• Face – the face may have drooped on one side, the person may not be able to smile or their mouth or eye may have drooped 
  • Arms – the person with suspected stroke may not be able to lift their arm and keep it raised due to weakness or numbness 
  • Speech – the person's speech may be slurred or garbled, or they may not be able to talk at all despite appearing to be awake 
  • Time – it is time to dial 999 immediately if you see any of these signs or symptoms 

Find out more about stroke 

Peripheral arterial disease

Peripheral arterial disease, also known as peripheral vascular disease, occurs when there is a blockage in the arteries to your limbs (usually your legs).

The most common symptom of peripheral arterial disease is pain in your legs when walking. This is usually in one or both of your thighs, hips or calves.

The pain can feel like cramp, a dull pain or a sensation of heaviness in the muscles of your legs. It usually comes and goes and gets worse during exercise that uses your legs, such as walking or climbing stairs.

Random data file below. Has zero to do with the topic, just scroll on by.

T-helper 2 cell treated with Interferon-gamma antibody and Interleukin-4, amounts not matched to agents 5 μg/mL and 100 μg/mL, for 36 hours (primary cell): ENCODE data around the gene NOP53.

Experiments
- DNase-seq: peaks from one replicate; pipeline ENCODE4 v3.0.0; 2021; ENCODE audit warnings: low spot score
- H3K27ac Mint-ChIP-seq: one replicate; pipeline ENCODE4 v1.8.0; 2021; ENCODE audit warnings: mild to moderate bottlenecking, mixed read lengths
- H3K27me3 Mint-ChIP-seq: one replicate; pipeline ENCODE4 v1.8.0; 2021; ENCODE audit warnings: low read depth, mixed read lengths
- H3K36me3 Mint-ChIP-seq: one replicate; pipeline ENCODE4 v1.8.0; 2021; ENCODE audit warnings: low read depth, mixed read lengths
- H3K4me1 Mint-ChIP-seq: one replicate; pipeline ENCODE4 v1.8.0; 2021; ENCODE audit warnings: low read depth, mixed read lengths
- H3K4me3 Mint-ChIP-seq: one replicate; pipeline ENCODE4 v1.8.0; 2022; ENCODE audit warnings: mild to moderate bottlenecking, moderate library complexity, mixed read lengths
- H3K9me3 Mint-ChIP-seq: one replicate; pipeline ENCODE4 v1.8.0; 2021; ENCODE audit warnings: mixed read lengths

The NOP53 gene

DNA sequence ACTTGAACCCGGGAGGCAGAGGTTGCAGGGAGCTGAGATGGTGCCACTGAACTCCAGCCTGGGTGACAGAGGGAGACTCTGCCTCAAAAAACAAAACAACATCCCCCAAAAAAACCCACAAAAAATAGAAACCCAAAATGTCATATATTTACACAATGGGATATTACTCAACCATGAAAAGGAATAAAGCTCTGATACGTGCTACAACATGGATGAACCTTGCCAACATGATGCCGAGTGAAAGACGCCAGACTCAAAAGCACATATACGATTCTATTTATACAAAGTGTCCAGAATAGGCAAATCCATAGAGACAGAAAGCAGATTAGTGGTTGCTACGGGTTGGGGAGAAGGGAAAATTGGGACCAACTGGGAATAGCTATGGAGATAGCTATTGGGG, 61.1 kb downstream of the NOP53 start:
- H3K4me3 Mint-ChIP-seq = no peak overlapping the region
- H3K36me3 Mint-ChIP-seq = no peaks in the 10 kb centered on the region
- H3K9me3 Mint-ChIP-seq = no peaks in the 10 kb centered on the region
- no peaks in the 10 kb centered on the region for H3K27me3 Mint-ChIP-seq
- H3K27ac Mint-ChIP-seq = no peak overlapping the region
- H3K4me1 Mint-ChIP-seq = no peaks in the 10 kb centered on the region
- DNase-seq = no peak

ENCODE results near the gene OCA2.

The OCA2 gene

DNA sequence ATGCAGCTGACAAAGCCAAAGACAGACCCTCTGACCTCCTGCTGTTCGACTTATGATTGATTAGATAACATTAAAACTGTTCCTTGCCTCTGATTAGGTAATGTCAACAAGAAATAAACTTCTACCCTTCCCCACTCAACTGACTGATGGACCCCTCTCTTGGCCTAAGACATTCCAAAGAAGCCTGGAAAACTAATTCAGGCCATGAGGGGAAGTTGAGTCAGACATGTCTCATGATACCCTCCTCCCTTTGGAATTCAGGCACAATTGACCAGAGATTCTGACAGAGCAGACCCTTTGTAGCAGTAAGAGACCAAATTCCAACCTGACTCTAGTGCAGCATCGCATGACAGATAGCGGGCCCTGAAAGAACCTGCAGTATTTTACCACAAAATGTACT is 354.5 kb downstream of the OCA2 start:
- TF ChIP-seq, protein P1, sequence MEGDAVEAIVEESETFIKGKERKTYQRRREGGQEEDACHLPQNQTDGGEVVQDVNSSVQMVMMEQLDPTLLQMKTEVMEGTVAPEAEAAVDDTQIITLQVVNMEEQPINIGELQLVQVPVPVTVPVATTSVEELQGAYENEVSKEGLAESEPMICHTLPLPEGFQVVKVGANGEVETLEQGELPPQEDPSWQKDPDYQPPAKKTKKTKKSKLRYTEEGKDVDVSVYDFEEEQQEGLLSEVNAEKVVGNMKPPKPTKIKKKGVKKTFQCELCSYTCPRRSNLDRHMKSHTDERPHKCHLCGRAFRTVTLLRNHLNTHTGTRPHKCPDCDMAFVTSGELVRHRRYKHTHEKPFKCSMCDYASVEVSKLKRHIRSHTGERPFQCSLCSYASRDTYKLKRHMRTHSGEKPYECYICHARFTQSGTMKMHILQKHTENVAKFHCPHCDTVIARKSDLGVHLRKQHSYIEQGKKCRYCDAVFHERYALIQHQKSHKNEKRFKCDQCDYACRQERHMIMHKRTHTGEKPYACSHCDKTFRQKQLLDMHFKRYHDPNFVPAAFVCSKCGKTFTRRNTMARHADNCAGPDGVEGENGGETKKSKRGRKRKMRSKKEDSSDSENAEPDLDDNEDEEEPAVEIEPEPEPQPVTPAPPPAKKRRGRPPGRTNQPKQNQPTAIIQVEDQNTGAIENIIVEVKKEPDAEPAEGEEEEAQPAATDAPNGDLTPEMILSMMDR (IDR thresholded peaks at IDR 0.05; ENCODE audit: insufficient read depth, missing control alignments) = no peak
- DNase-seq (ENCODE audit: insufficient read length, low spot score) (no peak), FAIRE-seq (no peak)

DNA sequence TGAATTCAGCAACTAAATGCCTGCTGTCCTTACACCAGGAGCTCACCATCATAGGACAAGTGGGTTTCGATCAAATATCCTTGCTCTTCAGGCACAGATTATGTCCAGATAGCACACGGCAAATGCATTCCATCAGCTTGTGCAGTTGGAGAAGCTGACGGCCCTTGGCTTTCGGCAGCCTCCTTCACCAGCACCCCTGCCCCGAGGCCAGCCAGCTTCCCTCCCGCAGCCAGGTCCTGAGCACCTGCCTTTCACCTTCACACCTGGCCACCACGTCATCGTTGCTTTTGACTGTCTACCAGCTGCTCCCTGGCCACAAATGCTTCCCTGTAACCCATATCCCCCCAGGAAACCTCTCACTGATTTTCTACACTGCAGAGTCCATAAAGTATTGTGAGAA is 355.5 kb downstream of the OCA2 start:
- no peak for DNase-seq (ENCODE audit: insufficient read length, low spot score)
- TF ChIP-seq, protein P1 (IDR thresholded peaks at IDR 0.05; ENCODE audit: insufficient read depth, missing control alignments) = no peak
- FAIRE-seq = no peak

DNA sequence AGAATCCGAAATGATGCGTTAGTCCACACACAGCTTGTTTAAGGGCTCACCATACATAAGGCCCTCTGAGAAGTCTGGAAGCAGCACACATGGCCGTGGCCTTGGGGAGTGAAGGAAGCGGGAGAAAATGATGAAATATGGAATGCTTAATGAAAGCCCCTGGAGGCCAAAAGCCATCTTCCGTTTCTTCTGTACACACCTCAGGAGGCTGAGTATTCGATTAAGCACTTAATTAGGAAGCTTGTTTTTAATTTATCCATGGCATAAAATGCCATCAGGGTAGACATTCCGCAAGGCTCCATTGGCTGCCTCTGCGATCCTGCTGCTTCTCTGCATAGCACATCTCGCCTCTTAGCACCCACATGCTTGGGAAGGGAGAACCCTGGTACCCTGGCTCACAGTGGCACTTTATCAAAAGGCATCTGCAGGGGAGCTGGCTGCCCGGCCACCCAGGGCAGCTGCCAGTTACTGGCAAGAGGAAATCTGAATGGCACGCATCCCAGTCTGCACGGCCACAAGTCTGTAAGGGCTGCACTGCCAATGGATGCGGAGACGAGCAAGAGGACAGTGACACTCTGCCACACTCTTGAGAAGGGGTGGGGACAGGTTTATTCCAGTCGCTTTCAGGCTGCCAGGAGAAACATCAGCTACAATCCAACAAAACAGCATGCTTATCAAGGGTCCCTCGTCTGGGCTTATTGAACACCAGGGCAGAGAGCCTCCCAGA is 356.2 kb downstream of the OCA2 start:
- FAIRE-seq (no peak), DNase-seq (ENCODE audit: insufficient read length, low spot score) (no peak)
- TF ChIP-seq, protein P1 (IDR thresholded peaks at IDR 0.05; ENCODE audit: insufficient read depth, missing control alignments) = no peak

Find out more about peripheral arterial disease.

Aortic disease

The aorta is the largest blood vessel in the body. It carries blood from your heart to the rest of your body.

The most common type of aortic disease is aortic aneurysm, which is where the wall of the aorta becomes weakened and bulges outwards. You will usually experience pain in your chest, back or abdomen (tummy).

Preventing CVD

Most deaths caused by cardiovascular disease are premature and could easily be prevented by making lifestyle changes, such as eating a healthy diet and stopping smoking. 

It is estimated that CVD is responsible for around 1 in 3 premature deaths in men and 1 in 5 premature deaths in women.

Risk factors